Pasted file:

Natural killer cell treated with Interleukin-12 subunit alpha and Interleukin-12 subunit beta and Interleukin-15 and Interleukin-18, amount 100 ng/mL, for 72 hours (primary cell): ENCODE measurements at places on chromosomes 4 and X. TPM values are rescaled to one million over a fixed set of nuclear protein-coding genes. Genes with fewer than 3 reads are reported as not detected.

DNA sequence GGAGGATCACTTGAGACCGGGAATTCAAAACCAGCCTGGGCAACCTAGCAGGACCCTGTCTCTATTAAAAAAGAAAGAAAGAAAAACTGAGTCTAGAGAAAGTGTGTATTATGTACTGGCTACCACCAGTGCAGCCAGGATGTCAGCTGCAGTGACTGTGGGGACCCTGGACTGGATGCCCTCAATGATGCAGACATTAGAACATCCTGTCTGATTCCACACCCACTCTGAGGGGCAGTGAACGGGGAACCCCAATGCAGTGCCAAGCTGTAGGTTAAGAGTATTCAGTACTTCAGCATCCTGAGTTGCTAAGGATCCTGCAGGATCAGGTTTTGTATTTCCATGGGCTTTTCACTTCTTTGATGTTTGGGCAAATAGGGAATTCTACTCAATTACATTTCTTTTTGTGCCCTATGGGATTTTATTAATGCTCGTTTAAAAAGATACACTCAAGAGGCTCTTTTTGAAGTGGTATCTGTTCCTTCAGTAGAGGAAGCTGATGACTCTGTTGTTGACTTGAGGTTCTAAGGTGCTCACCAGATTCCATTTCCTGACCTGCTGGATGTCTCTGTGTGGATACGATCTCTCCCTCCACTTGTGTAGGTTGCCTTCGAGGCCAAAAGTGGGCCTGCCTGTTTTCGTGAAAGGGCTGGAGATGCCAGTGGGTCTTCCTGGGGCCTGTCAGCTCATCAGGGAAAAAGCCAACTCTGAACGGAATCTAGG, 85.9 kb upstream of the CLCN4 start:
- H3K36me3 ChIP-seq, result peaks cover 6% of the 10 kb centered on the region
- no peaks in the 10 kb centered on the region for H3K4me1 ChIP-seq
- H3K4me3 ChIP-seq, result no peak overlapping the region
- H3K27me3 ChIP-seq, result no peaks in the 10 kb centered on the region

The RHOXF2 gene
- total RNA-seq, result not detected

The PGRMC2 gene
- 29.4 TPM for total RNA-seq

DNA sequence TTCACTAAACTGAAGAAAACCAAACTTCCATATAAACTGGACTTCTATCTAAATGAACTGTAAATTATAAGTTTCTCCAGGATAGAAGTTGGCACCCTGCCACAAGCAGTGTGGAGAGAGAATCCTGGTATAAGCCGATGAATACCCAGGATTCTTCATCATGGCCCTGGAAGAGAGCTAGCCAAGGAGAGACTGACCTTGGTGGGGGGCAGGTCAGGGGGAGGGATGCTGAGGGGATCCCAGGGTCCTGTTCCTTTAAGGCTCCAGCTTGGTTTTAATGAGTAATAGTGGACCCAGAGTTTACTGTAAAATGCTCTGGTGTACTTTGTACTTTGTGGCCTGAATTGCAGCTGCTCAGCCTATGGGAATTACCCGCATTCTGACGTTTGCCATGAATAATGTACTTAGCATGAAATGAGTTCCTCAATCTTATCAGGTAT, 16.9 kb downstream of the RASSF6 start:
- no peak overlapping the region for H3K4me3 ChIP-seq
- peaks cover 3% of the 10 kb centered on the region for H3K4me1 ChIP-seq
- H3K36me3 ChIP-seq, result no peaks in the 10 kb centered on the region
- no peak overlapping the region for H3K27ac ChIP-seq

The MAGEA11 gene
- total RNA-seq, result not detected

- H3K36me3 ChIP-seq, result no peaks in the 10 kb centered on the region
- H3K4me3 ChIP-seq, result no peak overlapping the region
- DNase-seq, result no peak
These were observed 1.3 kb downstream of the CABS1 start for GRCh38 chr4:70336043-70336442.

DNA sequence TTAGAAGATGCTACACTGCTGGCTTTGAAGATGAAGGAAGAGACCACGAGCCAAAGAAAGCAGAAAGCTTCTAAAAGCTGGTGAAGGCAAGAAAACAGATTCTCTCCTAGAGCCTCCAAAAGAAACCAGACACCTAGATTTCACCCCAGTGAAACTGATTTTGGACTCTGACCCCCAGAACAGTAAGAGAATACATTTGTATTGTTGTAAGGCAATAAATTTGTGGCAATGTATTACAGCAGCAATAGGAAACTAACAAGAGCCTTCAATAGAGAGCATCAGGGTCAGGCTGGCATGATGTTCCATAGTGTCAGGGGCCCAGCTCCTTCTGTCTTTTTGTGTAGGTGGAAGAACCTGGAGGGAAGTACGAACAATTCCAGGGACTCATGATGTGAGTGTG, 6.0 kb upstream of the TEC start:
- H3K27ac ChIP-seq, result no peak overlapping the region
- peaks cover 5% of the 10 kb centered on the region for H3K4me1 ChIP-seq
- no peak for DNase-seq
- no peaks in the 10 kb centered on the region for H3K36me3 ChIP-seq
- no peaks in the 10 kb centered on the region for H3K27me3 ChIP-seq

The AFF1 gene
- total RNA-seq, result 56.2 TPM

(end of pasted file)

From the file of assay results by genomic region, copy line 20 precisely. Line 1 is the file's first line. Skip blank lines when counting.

- DNase-seq, result no peak